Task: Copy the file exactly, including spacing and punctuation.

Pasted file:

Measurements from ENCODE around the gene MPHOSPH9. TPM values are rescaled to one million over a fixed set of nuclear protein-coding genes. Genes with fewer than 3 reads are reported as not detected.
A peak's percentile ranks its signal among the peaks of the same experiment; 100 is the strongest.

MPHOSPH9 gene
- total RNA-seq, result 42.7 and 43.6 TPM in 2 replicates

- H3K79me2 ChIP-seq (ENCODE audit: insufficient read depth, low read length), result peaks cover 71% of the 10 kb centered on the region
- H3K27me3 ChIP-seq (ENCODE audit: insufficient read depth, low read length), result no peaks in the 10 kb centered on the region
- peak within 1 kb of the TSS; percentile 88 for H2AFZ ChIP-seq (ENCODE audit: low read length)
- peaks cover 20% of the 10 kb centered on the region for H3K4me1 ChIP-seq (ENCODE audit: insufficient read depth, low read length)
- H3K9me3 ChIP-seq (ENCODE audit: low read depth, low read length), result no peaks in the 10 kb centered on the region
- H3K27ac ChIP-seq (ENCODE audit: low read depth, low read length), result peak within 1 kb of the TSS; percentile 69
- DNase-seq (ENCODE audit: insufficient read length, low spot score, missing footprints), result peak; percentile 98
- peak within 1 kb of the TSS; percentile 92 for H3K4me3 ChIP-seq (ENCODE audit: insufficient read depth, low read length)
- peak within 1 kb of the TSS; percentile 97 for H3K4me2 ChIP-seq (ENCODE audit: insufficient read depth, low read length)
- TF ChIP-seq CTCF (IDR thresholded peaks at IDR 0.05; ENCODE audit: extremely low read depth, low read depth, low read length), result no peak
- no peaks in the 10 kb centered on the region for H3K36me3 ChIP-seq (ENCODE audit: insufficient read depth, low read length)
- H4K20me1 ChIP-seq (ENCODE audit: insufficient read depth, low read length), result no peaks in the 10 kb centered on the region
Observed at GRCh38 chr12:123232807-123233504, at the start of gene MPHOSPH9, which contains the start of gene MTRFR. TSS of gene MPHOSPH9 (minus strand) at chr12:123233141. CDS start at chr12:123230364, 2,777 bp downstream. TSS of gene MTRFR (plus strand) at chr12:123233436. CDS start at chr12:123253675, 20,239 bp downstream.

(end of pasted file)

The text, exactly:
Measurements from ENCODE around the gene MPHOSPH9. TPM values are rescaled to one million over a fixed set of nuclear protein-coding genes. Genes with fewer than 3 reads are reported as not detected.
A peak's percentile ranks its signal among the peaks of the same experiment; 100 is the strongest.

MPHOSPH9 gene
- total RNA-seq, result 42.7 and 43.6 TPM in 2 replicates

- H3K79me2 ChIP-seq (ENCODE audit: insufficient read depth, low read length), result peaks cover 71% of the 10 kb centered on the region
- H3K27me3 ChIP-seq (ENCODE audit: insufficient read depth, low read length), result no peaks in the 10 kb centered on the region
- peak within 1 kb of the TSS; percentile 88 for H2AFZ ChIP-seq (ENCODE audit: low read length)
- peaks cover 20% of the 10 kb centered on the region for H3K4me1 ChIP-seq (ENCODE audit: insufficient read depth, low read length)
- H3K9me3 ChIP-seq (ENCODE audit: low read depth, low read length), result no peaks in the 10 kb centered on the region
- H3K27ac ChIP-seq (ENCODE audit: low read depth, low read length), result peak within 1 kb of the TSS; percentile 69
- DNase-seq (ENCODE audit: insufficient read length, low spot score, missing footprints), result peak; percentile 98
- peak within 1 kb of the TSS; percentile 92 for H3K4me3 ChIP-seq (ENCODE audit: insufficient read depth, low read length)
- peak within 1 kb of the TSS; percentile 97 for H3K4me2 ChIP-seq (ENCODE audit: insufficient read depth, low read length)
- TF ChIP-seq CTCF (IDR thresholded peaks at IDR 0.05; ENCODE audit: extremely low read depth, low read depth, low read length), result no peak
- no peaks in the 10 kb centered on the region for H3K36me3 ChIP-seq (ENCODE audit: insufficient read depth, low read length)
- H4K20me1 ChIP-seq (ENCODE audit: insufficient read depth, low read length), result no peaks in the 10 kb centered on the region
Observed at GRCh38 chr12:123232807-123233504, at the start of gene MPHOSPH9, which contains the start of gene MTRFR. TSS of gene MPHOSPH9 (minus strand) at chr12:123233141. CDS start at chr12:123230364, 2,777 bp downstream. TSS of gene MTRFR (plus strand) at chr12:123233436. CDS start at chr12:123253675, 20,239 bp downstream.